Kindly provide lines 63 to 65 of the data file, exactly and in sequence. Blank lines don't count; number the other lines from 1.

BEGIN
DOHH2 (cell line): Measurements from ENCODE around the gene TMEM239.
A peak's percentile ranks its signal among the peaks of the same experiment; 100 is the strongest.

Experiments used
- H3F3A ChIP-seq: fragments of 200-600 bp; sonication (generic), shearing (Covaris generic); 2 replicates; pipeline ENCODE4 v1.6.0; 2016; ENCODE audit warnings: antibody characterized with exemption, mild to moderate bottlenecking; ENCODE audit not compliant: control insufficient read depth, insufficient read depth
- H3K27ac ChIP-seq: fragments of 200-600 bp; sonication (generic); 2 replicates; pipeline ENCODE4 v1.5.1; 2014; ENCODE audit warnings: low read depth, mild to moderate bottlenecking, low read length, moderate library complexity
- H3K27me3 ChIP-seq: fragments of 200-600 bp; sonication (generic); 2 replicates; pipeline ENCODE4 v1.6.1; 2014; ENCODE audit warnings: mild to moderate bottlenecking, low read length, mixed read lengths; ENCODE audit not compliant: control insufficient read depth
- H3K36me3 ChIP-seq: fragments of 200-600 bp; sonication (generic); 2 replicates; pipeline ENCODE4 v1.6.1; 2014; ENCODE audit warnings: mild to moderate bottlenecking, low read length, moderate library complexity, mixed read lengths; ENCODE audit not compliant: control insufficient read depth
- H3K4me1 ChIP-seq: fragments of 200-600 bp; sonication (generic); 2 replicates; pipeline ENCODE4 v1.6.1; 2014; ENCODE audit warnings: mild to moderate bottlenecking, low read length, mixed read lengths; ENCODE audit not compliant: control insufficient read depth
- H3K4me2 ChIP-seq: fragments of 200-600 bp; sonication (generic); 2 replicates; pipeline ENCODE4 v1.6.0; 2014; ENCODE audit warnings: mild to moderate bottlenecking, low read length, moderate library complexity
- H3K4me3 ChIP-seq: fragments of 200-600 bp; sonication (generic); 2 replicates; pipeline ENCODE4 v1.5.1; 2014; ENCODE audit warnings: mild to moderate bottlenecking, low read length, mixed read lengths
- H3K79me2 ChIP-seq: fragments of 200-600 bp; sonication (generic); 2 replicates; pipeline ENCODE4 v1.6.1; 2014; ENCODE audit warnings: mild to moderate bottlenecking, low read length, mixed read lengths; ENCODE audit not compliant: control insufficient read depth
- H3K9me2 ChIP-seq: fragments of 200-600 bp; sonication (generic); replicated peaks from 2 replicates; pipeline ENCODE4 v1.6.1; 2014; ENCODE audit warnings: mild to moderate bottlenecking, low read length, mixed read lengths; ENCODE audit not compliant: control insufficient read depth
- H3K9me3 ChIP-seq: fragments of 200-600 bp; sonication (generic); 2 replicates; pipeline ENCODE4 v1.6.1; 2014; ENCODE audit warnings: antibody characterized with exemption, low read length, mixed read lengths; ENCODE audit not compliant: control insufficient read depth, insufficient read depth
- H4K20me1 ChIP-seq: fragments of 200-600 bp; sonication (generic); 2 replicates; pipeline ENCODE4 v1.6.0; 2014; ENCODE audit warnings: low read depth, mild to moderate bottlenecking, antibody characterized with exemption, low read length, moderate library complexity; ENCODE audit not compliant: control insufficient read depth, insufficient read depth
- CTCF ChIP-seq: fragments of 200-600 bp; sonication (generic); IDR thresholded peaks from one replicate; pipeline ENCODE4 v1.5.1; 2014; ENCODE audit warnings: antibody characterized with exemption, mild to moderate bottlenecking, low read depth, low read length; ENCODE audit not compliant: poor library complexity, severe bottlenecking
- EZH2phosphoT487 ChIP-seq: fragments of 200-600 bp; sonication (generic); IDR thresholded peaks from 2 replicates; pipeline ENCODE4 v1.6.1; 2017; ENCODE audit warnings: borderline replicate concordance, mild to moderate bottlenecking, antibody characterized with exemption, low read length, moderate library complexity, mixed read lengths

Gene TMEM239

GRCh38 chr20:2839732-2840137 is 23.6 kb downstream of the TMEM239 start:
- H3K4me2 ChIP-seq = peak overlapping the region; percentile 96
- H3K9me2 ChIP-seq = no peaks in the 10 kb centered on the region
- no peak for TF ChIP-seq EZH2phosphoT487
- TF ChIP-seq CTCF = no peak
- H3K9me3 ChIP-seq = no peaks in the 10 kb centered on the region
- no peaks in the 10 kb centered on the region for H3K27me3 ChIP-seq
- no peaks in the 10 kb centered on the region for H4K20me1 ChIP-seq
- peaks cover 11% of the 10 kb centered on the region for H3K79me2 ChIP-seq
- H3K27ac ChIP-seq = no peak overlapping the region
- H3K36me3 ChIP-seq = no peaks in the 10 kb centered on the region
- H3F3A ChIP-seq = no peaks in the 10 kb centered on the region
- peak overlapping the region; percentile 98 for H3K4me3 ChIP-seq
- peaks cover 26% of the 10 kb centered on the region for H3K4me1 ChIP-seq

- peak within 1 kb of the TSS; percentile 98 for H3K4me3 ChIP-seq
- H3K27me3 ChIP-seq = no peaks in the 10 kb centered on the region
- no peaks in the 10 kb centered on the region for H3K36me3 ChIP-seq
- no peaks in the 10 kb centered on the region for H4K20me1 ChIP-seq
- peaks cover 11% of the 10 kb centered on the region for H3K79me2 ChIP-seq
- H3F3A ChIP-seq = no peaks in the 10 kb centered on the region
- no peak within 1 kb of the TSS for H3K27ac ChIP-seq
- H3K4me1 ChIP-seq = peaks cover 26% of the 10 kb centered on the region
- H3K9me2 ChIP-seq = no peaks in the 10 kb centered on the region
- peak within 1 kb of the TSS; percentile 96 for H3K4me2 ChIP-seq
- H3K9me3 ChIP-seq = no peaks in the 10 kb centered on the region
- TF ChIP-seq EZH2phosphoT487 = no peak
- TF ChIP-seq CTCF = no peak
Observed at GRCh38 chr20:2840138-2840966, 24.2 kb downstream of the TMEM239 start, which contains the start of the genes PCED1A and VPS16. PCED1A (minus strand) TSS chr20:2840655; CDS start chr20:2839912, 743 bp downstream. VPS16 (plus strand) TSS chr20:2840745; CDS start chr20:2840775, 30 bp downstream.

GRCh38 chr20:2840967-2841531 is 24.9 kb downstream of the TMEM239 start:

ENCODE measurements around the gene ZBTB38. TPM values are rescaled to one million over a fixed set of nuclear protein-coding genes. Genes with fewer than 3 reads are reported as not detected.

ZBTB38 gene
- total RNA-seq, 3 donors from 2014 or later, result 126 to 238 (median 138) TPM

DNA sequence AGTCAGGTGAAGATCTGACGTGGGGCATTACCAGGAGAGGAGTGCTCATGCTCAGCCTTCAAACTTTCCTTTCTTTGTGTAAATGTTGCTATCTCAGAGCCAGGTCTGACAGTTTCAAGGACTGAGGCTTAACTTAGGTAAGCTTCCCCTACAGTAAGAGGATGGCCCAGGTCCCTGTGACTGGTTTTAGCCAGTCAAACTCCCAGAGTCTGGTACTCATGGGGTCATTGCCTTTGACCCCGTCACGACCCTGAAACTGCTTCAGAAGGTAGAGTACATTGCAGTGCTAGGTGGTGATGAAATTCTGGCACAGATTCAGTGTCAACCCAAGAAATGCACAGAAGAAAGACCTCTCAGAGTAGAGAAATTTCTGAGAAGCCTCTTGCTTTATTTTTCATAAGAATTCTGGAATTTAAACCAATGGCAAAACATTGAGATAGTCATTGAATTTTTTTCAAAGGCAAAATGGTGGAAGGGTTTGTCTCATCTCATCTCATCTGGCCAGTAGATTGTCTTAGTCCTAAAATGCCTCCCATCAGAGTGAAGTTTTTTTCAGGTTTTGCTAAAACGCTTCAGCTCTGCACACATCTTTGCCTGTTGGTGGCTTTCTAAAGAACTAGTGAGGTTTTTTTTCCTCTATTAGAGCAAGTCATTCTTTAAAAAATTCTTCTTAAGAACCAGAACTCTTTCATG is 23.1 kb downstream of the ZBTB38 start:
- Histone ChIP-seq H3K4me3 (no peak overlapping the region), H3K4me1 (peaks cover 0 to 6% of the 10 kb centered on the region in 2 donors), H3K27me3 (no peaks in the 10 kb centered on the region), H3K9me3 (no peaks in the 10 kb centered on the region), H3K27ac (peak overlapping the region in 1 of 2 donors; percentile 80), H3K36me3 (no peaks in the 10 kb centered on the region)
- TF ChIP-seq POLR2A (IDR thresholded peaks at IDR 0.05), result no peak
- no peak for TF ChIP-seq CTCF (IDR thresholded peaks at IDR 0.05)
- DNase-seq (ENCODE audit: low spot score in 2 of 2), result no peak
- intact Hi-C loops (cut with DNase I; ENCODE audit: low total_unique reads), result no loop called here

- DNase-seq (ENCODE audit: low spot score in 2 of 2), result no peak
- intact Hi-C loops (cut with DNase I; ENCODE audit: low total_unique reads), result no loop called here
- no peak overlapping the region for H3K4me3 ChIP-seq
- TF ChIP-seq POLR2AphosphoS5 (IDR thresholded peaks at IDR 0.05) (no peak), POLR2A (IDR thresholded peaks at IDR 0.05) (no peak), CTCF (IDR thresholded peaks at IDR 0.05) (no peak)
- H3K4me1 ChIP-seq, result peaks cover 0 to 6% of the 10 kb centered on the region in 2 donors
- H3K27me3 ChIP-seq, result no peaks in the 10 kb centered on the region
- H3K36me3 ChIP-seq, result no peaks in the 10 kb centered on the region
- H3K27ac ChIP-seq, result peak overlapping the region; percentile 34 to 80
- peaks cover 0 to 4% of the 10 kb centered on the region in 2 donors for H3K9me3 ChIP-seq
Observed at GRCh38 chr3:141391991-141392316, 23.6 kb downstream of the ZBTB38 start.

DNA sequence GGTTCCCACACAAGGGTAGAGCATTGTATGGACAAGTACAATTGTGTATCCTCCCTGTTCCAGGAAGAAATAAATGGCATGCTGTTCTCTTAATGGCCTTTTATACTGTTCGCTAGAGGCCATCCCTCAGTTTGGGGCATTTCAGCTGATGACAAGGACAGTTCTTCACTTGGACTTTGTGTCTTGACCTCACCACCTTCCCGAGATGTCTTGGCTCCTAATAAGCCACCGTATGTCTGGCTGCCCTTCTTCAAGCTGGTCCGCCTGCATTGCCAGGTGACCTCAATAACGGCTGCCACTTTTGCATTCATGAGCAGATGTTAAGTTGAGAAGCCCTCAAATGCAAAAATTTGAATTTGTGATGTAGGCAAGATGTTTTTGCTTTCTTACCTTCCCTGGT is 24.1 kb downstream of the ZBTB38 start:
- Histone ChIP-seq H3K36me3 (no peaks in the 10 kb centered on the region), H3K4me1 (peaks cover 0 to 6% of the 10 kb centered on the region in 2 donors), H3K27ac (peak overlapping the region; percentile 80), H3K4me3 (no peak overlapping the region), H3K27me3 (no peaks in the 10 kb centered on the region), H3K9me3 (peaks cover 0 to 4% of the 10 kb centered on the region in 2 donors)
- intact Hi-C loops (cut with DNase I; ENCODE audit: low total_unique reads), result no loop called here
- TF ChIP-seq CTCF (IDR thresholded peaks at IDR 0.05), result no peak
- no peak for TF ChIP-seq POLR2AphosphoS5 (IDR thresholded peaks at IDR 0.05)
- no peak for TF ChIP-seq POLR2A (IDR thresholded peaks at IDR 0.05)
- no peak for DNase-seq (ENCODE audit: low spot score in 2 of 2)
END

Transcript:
- H3K27ac ChIP-seq, result peak overlapping the region; percentile 34 to 80
- peaks cover 0 to 4% of the 10 kb centered on the region in 2 donors for H3K9me3 ChIP-seq
Observed at GRCh38 chr3:141391991-141392316, 23.6 kb downstream of the ZBTB38 start.